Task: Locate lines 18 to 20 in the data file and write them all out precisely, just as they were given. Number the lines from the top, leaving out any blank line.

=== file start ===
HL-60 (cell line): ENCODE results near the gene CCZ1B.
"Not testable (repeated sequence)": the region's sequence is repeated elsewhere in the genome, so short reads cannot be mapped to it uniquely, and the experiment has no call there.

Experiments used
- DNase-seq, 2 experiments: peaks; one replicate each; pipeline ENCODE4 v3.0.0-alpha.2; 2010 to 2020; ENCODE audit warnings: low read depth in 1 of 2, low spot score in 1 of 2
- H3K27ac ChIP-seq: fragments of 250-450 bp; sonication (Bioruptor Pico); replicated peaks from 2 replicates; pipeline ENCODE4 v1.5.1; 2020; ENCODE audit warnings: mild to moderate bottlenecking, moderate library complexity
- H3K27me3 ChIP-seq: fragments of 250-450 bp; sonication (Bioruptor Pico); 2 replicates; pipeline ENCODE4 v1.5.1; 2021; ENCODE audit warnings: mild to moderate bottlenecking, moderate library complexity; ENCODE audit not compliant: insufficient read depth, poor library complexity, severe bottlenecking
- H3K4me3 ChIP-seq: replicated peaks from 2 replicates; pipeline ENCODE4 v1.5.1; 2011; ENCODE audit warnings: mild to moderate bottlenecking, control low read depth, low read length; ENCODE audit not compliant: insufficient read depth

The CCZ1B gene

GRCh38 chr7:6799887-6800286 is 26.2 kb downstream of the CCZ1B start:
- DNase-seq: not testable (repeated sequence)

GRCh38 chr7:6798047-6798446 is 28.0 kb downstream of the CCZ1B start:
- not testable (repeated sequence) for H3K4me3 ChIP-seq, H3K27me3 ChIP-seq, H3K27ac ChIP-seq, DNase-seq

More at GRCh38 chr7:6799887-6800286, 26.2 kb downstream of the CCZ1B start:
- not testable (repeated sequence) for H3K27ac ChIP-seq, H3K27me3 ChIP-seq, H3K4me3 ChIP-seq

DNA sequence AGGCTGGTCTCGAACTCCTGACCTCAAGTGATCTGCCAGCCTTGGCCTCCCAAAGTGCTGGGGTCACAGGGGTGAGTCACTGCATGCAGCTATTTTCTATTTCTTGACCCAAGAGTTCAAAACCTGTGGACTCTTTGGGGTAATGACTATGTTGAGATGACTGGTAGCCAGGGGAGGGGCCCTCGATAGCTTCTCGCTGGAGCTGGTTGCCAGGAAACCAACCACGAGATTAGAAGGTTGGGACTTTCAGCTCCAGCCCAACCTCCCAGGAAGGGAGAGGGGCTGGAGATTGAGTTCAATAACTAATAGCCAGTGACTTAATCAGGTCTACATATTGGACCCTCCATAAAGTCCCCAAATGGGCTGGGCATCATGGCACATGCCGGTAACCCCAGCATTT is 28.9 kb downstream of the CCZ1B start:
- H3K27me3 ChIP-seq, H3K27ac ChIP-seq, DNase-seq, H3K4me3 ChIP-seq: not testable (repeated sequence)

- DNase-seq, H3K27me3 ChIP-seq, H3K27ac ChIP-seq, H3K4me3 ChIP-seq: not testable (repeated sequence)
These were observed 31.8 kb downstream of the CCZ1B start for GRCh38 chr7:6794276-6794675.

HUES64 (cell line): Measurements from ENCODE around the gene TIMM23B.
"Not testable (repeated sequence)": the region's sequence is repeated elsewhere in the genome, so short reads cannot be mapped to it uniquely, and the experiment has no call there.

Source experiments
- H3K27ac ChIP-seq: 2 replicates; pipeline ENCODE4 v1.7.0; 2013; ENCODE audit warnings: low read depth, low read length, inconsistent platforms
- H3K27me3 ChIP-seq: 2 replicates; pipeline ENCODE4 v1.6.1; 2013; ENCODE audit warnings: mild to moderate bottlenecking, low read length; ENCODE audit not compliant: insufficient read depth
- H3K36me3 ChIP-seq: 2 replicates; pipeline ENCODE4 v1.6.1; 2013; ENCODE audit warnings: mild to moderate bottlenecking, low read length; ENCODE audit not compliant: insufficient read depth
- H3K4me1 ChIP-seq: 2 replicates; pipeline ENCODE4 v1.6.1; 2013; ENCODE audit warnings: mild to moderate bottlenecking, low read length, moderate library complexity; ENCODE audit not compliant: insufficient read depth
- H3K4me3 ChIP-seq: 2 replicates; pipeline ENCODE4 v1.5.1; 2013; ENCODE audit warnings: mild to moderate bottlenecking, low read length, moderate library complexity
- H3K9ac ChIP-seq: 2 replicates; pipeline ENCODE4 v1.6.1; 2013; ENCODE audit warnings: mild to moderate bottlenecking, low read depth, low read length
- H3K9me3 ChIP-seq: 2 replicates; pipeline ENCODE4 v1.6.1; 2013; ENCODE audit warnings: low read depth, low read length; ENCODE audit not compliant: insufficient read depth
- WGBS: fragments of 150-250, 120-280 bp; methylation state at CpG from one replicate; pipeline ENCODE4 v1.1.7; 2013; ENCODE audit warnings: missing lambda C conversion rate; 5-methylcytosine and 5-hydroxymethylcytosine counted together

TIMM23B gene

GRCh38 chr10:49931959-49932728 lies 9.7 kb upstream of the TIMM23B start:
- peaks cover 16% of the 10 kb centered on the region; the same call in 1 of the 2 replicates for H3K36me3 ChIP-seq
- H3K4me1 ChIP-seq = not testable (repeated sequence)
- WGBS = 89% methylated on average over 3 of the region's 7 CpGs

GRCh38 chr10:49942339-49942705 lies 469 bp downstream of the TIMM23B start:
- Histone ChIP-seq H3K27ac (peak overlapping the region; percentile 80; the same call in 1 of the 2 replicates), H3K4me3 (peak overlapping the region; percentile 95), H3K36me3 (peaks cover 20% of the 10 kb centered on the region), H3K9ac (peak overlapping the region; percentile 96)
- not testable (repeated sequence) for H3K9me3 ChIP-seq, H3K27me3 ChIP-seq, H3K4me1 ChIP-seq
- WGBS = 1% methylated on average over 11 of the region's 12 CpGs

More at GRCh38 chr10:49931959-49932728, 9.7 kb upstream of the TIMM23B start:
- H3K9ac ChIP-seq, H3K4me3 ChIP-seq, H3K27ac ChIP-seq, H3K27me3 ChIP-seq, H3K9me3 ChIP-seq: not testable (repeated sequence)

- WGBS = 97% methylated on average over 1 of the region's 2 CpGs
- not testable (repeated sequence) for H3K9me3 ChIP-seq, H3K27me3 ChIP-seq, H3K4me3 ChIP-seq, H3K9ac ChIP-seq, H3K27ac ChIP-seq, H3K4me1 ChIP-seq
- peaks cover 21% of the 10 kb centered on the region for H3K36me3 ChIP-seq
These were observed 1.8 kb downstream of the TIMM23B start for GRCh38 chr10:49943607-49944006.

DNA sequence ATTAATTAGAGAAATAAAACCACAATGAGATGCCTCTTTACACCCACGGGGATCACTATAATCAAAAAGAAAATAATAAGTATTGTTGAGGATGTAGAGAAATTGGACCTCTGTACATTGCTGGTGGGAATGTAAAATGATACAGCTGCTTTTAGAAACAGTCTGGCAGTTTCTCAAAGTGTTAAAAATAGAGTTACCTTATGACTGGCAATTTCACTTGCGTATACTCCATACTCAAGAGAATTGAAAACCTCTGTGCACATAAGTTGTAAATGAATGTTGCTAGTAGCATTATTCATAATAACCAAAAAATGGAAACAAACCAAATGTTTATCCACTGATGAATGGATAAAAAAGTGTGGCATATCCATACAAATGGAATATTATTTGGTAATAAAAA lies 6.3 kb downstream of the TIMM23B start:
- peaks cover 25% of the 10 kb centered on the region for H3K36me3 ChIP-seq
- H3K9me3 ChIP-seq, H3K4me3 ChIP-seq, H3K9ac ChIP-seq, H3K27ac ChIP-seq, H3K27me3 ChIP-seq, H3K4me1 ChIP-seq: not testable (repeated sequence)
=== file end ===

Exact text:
These were observed 31.8 kb downstream of the CCZ1B start for GRCh38 chr7:6794276-6794675.

HUES64 (cell line): Measurements from ENCODE around the gene TIMM23B.
"Not testable (repeated sequence)": the region's sequence is repeated elsewhere in the genome, so short reads cannot be mapped to it uniquely, and the experiment has no call there.